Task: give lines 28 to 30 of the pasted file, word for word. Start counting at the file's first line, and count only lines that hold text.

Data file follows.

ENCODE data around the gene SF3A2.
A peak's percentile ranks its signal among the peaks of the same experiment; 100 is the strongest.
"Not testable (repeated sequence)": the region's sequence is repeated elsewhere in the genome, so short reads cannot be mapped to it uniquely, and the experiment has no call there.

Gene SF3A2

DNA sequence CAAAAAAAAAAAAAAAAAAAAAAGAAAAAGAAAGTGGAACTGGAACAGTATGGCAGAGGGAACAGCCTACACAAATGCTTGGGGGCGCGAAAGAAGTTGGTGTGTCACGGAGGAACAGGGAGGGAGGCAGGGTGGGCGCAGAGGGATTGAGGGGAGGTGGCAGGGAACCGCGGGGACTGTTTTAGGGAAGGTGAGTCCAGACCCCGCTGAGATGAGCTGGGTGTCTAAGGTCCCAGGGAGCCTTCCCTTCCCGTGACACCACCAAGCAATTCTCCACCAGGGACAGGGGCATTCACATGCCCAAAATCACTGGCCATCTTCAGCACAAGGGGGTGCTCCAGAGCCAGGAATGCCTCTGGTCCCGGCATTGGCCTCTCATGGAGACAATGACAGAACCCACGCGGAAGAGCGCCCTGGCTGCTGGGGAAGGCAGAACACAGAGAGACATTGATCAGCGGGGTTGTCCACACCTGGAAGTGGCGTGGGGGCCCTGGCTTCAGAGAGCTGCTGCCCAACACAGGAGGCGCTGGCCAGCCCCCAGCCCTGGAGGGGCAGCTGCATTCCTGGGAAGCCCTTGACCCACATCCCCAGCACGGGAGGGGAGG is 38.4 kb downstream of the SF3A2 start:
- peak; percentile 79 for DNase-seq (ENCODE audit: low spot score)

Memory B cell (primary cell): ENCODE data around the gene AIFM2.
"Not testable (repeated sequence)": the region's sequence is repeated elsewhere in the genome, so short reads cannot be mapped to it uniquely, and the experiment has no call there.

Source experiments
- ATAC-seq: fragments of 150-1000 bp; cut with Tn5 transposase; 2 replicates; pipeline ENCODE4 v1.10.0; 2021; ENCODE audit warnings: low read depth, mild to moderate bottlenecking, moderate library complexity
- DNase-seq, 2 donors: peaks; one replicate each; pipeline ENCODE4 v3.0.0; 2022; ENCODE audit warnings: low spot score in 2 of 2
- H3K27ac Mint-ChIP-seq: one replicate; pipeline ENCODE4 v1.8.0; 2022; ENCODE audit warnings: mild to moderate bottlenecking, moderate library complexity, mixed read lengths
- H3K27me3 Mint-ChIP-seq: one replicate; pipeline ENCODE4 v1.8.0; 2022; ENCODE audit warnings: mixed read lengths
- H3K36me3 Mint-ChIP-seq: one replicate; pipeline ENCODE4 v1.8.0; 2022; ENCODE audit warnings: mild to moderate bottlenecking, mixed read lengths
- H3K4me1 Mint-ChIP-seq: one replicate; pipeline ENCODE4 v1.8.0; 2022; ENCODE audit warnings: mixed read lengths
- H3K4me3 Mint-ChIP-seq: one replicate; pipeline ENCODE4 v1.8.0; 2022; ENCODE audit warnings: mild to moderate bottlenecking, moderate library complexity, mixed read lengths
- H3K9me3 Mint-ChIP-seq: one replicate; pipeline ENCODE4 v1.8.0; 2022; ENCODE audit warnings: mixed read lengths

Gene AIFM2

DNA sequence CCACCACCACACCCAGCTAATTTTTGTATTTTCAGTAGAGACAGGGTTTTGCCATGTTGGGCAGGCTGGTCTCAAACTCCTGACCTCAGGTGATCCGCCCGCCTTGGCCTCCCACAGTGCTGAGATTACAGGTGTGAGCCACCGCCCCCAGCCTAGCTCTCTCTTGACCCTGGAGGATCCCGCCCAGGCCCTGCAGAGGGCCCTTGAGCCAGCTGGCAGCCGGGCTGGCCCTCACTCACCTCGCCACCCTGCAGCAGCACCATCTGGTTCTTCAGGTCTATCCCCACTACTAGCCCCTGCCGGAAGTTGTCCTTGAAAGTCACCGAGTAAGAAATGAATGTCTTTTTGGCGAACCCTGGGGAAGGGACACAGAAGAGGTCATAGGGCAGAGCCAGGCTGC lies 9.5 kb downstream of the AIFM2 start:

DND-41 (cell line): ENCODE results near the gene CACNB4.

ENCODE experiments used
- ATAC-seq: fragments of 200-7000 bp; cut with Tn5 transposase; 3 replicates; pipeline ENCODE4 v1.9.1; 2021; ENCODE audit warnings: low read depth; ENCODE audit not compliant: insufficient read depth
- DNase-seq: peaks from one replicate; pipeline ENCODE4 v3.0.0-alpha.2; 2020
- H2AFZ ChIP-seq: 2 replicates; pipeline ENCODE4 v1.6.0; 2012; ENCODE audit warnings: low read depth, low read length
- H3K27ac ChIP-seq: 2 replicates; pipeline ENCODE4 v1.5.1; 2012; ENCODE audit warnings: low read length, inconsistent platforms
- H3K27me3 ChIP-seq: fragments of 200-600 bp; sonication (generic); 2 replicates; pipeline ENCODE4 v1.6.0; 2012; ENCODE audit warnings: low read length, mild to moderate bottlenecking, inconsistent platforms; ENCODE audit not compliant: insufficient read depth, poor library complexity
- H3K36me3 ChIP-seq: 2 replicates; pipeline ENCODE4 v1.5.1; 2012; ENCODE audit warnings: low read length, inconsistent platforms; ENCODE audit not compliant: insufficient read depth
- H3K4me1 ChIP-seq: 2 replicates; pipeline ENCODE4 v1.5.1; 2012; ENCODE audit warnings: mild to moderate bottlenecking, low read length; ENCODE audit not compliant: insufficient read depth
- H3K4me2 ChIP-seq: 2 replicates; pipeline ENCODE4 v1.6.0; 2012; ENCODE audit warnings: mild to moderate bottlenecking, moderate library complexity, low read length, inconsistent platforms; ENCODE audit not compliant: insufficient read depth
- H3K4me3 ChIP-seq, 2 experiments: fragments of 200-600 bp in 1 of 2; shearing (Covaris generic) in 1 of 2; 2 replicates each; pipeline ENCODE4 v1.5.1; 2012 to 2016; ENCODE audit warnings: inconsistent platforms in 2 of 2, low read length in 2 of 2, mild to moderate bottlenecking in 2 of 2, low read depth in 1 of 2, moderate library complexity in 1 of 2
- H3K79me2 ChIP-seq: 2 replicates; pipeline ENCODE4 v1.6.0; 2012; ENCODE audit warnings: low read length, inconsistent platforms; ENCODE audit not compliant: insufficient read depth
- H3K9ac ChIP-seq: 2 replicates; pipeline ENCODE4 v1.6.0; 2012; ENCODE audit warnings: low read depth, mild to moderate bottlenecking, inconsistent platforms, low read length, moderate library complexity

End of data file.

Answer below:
- H3K4me1 ChIP-seq: 2 replicates; pipeline ENCODE4 v1.5.1; 2012; ENCODE audit warnings: mild to moderate bottlenecking, low read length; ENCODE audit not compliant: insufficient read depth
- H3K4me2 ChIP-seq: 2 replicates; pipeline ENCODE4 v1.6.0; 2012; ENCODE audit warnings: mild to moderate bottlenecking, moderate library complexity, low read length, inconsistent platforms; ENCODE audit not compliant: insufficient read depth
- H3K4me3 ChIP-seq, 2 experiments: fragments of 200-600 bp in 1 of 2; shearing (Covaris generic) in 1 of 2; 2 replicates each; pipeline ENCODE4 v1.5.1; 2012 to 2016; ENCODE audit warnings: inconsistent platforms in 2 of 2, low read length in 2 of 2, mild to moderate bottlenecking in 2 of 2, low read depth in 1 of 2, moderate library complexity in 1 of 2